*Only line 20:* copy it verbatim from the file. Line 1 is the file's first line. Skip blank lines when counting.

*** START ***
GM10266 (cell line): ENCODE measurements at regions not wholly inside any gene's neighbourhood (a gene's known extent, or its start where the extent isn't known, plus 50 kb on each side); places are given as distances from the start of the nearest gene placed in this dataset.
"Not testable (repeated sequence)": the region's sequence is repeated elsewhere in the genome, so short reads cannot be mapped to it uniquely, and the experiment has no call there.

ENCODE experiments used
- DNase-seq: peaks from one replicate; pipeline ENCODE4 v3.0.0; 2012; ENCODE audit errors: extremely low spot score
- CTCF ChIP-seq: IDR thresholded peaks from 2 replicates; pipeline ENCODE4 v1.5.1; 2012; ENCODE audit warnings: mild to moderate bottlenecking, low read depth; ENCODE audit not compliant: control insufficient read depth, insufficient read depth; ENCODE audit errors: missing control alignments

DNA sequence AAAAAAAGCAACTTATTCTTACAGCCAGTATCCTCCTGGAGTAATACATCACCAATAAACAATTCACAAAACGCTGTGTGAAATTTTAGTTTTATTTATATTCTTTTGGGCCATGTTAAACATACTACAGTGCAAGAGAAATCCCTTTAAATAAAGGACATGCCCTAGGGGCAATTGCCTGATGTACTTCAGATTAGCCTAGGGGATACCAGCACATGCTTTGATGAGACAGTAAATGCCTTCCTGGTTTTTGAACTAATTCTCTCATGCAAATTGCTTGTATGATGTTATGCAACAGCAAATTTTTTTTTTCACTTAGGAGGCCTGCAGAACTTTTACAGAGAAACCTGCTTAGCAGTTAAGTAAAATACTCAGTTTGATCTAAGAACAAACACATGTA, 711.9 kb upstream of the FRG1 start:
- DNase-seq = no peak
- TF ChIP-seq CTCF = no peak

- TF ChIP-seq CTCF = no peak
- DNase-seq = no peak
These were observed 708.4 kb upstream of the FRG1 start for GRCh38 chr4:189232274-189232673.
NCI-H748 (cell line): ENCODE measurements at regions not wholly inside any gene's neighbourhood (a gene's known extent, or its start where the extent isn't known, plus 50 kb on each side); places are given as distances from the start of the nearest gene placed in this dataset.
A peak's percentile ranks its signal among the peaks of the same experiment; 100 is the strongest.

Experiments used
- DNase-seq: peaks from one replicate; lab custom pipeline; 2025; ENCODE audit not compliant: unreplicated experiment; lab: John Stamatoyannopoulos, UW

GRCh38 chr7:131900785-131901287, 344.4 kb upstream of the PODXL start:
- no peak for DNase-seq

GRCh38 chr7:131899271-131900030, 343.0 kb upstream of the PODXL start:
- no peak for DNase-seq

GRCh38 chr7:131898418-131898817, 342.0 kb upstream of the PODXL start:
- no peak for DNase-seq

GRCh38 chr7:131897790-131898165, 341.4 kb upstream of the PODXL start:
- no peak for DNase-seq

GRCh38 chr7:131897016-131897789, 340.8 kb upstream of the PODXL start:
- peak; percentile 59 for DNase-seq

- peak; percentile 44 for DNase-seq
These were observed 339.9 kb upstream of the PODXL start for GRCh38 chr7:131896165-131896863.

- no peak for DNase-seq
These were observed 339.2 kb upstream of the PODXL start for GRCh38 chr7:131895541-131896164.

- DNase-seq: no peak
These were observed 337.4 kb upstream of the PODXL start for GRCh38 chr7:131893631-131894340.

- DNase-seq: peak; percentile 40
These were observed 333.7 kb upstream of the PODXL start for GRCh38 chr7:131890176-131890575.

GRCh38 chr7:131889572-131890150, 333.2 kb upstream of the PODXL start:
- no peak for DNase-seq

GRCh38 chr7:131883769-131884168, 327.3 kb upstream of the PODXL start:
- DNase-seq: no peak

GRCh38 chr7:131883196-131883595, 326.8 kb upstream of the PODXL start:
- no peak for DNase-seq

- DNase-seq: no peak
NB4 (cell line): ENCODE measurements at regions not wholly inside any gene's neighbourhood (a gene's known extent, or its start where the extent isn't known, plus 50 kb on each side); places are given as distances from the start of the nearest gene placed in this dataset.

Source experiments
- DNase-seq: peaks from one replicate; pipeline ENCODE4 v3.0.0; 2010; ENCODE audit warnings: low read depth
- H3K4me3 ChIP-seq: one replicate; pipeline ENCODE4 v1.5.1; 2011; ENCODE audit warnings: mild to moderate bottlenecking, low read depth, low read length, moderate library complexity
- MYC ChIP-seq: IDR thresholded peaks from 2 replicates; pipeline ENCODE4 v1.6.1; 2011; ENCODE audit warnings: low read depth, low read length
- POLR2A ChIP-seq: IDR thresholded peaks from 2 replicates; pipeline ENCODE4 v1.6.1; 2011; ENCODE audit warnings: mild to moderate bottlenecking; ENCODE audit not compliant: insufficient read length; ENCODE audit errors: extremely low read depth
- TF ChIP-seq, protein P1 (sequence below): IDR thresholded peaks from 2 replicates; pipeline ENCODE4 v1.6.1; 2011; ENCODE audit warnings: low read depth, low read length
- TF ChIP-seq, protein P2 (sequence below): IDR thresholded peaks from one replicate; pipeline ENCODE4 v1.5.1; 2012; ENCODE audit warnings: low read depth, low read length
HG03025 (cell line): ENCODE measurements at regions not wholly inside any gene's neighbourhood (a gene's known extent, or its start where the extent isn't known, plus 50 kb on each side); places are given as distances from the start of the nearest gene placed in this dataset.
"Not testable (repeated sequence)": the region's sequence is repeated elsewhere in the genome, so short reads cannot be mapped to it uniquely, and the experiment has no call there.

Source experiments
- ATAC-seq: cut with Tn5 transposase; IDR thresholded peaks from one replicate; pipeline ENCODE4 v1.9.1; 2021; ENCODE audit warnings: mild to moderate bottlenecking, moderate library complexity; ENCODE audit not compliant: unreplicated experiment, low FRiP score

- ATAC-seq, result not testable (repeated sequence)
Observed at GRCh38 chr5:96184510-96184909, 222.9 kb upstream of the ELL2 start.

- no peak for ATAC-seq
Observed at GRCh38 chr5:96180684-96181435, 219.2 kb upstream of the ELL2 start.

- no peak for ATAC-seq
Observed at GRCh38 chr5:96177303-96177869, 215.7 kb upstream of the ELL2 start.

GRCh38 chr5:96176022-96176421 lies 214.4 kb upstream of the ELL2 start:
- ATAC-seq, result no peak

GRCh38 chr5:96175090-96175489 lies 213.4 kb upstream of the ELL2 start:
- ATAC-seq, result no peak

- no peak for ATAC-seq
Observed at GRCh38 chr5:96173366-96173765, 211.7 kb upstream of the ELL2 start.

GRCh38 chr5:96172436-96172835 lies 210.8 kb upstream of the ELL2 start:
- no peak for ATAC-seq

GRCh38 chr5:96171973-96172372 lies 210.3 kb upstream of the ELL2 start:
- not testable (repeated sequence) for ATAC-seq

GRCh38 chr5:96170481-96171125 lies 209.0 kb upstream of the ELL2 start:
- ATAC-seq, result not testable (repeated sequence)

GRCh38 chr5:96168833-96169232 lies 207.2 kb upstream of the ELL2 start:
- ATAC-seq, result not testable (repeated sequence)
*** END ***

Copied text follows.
GRCh38 chr7:131898418-131898817, 342.0 kb upstream of the PODXL start: